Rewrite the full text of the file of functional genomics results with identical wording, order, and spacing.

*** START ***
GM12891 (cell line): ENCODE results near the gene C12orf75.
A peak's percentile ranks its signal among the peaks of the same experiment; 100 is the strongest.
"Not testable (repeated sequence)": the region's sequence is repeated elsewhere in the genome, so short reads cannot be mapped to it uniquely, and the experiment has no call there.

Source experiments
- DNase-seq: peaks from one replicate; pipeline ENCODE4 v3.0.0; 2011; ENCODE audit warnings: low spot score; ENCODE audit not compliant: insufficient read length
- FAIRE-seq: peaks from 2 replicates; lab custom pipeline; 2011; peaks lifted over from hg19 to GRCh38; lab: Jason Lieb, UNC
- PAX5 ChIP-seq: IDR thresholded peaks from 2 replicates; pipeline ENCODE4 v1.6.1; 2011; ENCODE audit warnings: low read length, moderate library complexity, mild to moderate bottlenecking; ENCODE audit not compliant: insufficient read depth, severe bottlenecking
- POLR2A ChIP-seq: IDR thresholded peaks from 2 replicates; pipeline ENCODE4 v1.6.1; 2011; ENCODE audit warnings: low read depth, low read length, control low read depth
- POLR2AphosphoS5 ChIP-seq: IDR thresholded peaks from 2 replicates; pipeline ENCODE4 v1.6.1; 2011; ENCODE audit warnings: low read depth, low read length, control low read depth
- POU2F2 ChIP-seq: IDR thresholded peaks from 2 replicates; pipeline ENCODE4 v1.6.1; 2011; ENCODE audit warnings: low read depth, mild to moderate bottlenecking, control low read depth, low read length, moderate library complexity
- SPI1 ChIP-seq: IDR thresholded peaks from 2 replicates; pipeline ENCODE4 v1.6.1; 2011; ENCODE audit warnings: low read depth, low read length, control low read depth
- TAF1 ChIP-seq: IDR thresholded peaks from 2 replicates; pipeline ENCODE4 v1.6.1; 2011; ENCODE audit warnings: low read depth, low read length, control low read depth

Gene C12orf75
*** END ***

GM12891 (cell line): ENCODE results near the gene C12orf75.
A peak's percentile ranks its signal among the peaks of the same experiment; 100 is the strongest.
"Not testable (repeated sequence)": the region's sequence is repeated elsewhere in the genome, so short reads cannot be mapped to it uniquely, and the experiment has no call there.

Source experiments
- DNase-seq: peaks from one replicate; pipeline ENCODE4 v3.0.0; 2011; ENCODE audit warnings: low spot score; ENCODE audit not compliant: insufficient read length
- FAIRE-seq: peaks from 2 replicates; lab custom pipeline; 2011; peaks lifted over from hg19 to GRCh38; lab: Jason Lieb, UNC
- PAX5 ChIP-seq: IDR thresholded peaks from 2 replicates; pipeline ENCODE4 v1.6.1; 2011; ENCODE audit warnings: low read length, moderate library complexity, mild to moderate bottlenecking; ENCODE audit not compliant: insufficient read depth, severe bottlenecking
- POLR2A ChIP-seq: IDR thresholded peaks from 2 replicates; pipeline ENCODE4 v1.6.1; 2011; ENCODE audit warnings: low read depth, low read length, control low read depth
- POLR2AphosphoS5 ChIP-seq: IDR thresholded peaks from 2 replicates; pipeline ENCODE4 v1.6.1; 2011; ENCODE audit warnings: low read depth, low read length, control low read depth
- POU2F2 ChIP-seq: IDR thresholded peaks from 2 replicates; pipeline ENCODE4 v1.6.1; 2011; ENCODE audit warnings: low read depth, mild to moderate bottlenecking, control low read depth, low read length, moderate library complexity
- SPI1 ChIP-seq: IDR thresholded peaks from 2 replicates; pipeline ENCODE4 v1.6.1; 2011; ENCODE audit warnings: low read depth, low read length, control low read depth
- TAF1 ChIP-seq: IDR thresholded peaks from 2 replicates; pipeline ENCODE4 v1.6.1; 2011; ENCODE audit warnings: low read depth, low read length, control low read depth

Gene C12orf75